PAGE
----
A solo “Fragrance,” by M. Watts; picture gavotte by M. Watts and S. Jolley; solo, D. Boreham; Irish Jig, E. Douglas; dance of the midsummer fairies, M. Douglas, D. Boreham, B. King and M. Watts; solo, M. Douglas; Scotch reel, J. Douglas, chain dance, M. Watts, B. King, D. Boreham and M. Douglas; Welsh dance, D. Boreham and M. Douglas; Welsh dance, R. Palmer; Sailor’s hornpipe, B. King; and characteristic, D. Boreham and M. Douglas; all these efforts delighted the onlookers, and they were well performed by the children, reflecting great credit on their tutors.

Maypole and Morris dancing was also a feature of an interesting programme. The Tooting Wesleyan Central Hall Brass Band, under Mr W.D. Woodcraft, rendered capital music.

In every way, the festival triumphed, and too much praise cannot be bestowed upon the leaders for the amount of labour they must have put into it.

Mitcham Council gained more control over milk from 1922

From the Mitcham Urban District Council minutes, volume VIII, 1922-23, pages 195-6, meeting of the Public Health and Burials Committee, on 12 September 1922:

11. MILK AND DAIRIES (AMENDMENT) Act, 1922

The Clerk submitted the following report re the Milk and Dairies (Amendment) Act, 1922:

To the Chairman and Members of the Public Health Committee, Mrs. Hallowes and Gentlemen:

MILK AND DAIRIES (AMENDMENT) ACT, 1922.

The provisions of the above Act came into operation on the 1st September 1922, the Act being passed in order to strengthen the hands of Local Authorities in their efforts to protect the milk supply from contamination. Some of the sections of the Act refer to the adulteration of milk and the regulations as to imported milk, the administration of which are in the hands of the inspectors appointed by the County Council and with which the District Council are not primarily concerned.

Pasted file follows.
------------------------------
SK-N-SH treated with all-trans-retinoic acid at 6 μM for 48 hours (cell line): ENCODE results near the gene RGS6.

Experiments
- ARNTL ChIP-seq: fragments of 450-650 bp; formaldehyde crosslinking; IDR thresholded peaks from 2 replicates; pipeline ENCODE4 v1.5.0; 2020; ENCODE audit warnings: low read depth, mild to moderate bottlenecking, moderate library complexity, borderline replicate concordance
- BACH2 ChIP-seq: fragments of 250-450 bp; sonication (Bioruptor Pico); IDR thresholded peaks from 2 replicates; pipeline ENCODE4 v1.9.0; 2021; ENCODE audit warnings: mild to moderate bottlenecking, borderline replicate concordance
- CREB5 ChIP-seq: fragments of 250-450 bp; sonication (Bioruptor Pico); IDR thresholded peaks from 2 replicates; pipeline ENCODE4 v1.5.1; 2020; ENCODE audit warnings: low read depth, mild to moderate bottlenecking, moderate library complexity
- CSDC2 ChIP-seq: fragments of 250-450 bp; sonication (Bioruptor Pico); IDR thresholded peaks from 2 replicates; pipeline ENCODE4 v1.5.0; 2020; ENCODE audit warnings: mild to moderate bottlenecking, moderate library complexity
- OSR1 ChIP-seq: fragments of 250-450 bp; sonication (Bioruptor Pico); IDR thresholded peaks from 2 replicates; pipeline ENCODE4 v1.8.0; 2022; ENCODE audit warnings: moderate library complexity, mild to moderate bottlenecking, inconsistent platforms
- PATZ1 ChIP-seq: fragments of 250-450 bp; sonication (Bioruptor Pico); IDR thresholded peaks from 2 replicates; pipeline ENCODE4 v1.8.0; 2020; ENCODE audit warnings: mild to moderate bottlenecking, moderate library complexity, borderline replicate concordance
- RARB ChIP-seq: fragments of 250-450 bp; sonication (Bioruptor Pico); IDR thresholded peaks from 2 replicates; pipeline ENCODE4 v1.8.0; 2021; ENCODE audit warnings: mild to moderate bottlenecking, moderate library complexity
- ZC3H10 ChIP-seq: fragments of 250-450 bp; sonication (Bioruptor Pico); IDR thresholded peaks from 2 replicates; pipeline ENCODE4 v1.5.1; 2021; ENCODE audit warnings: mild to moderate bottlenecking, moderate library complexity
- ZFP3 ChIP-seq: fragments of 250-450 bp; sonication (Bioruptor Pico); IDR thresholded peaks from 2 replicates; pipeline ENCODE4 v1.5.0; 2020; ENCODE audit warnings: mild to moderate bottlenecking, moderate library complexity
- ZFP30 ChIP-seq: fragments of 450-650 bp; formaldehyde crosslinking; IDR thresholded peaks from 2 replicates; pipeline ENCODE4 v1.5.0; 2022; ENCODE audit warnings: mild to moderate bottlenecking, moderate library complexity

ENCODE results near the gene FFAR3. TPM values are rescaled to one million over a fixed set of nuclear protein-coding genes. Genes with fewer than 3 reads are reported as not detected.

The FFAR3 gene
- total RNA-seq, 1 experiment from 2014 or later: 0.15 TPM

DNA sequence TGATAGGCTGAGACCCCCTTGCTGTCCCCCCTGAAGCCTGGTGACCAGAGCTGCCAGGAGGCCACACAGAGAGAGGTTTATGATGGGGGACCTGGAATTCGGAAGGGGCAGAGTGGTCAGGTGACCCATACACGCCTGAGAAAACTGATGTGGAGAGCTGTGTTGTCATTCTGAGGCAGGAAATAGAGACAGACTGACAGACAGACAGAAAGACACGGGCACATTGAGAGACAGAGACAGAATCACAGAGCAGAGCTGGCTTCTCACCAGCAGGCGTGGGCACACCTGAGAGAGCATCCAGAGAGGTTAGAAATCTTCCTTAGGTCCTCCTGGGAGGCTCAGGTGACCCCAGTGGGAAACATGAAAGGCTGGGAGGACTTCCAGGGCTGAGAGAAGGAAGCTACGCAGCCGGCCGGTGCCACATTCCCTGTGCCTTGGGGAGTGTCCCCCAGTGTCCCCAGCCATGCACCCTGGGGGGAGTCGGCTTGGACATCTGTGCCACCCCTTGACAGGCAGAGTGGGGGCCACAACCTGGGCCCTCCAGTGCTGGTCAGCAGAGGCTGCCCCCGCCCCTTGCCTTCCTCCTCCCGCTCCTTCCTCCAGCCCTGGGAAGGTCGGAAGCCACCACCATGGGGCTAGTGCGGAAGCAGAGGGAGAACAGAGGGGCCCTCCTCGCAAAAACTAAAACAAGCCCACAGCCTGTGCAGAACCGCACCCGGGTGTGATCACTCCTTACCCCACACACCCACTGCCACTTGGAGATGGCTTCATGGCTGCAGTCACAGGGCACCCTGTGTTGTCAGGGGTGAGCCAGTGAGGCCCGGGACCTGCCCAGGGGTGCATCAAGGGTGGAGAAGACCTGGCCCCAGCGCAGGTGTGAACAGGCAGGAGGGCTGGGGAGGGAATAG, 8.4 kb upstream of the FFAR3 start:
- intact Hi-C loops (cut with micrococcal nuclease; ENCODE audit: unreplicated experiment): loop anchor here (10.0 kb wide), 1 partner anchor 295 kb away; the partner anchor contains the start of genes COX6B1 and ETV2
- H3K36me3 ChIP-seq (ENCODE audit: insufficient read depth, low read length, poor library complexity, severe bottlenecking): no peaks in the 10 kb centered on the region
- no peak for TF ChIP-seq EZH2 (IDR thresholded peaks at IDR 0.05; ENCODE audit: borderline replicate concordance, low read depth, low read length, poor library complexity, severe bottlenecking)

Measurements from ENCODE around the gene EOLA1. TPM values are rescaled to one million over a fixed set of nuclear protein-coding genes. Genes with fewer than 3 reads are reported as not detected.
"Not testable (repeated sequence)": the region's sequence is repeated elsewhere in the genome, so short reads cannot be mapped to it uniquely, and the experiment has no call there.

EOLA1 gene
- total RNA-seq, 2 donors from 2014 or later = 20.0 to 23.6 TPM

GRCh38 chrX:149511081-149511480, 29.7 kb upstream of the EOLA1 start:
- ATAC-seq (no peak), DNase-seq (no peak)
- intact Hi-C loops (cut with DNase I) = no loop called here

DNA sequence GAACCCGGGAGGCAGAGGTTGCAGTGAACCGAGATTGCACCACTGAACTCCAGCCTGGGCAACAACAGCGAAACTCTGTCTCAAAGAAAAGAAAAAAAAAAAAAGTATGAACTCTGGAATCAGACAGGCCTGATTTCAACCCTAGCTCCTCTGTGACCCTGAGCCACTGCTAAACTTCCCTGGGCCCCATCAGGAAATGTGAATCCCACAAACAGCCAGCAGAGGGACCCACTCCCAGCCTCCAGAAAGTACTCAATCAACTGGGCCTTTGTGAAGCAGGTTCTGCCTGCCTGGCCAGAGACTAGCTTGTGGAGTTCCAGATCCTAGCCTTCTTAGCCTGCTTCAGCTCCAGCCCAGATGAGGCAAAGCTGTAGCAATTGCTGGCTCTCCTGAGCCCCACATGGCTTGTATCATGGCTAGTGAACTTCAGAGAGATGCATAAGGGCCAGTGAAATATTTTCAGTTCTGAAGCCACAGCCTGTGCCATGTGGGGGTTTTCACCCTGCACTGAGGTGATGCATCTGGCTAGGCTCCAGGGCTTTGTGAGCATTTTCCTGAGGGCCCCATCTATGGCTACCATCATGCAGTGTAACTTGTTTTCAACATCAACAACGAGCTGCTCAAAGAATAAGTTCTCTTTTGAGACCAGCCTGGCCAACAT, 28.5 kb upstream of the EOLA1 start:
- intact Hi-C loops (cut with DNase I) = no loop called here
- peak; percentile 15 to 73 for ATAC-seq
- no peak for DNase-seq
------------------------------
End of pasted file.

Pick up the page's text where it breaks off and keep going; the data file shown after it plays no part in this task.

The District Council are, however, directly concerned with the
administration of the Dairies, Cowsheds and Milkshops Order of 1885, which Order is amended by Section 2 of the new Act.

The Order in question requires the Council to keep a register of persons carrying on in the trade of cowkeepers, dairymen or purveyors of milk, and the Order gives gives the Council no power to refuse to register any person or remove him from the register. The Act of 1922 empowers the Local Authority to refuse to enter any person on the register or remove him from the register if satisfied that the public health is likely to be endangered by any act or default in relation in quality, storage or distribution of milk, provision being made
to remove the name of any person from the register and for appeal against the proposed removal.

I suggest that applications for registration should in future be presented to the Public Health Committee, accompanied by a recommendation from the Sanitary Inspector as to the advisability or otherwise of acceding to the application.

Yours obediently,
STEPHEN CHART,
Clerk to the Council.

It was Resolved, That the Report be received and the recommendation therein adopted.

Links
Registration of Dairies and Milk Shops in 1917
1934 Milk Licences


Minutes of meetings held by the Mitcham Urban District Council are available on request from the Merton Heritage and Local Studies Centre at Morden Library.